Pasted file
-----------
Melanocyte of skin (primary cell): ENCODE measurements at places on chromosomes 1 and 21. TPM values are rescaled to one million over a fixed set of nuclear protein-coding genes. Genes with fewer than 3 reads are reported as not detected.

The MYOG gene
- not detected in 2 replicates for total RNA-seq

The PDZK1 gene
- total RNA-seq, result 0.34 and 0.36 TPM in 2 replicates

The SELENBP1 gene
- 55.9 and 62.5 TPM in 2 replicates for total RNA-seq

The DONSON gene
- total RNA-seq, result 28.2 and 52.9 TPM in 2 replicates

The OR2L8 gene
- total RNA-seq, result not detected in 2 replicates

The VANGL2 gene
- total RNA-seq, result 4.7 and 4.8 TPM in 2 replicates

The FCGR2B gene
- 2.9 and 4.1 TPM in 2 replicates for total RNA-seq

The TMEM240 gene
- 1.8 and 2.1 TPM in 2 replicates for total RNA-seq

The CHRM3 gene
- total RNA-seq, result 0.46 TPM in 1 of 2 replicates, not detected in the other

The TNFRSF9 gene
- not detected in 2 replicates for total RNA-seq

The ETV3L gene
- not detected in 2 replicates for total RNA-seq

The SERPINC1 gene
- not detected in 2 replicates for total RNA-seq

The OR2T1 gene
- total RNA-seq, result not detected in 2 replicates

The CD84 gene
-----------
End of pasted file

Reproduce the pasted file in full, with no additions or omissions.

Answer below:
Melanocyte of skin (primary cell): ENCODE measurements at places on chromosomes 1 and 21. TPM values are rescaled to one million over a fixed set of nuclear protein-coding genes. Genes with fewer than 3 reads are reported as not detected.

The MYOG gene
- not detected in 2 replicates for total RNA-seq

The PDZK1 gene
- total RNA-seq, result 0.34 and 0.36 TPM in 2 replicates

The SELENBP1 gene
- 55.9 and 62.5 TPM in 2 replicates for total RNA-seq

The DONSON gene
- total RNA-seq, result 28.2 and 52.9 TPM in 2 replicates

The OR2L8 gene
- total RNA-seq, result not detected in 2 replicates

The VANGL2 gene
- total RNA-seq, result 4.7 and 4.8 TPM in 2 replicates

The FCGR2B gene
- 2.9 and 4.1 TPM in 2 replicates for total RNA-seq

The TMEM240 gene
- 1.8 and 2.1 TPM in 2 replicates for total RNA-seq

The CHRM3 gene
- total RNA-seq, result 0.46 TPM in 1 of 2 replicates, not detected in the other

The TNFRSF9 gene
- not detected in 2 replicates for total RNA-seq

The ETV3L gene
- not detected in 2 replicates for total RNA-seq

The SERPINC1 gene
- not detected in 2 replicates for total RNA-seq

The OR2T1 gene
- total RNA-seq, result not detected in 2 replicates

The CD84 gene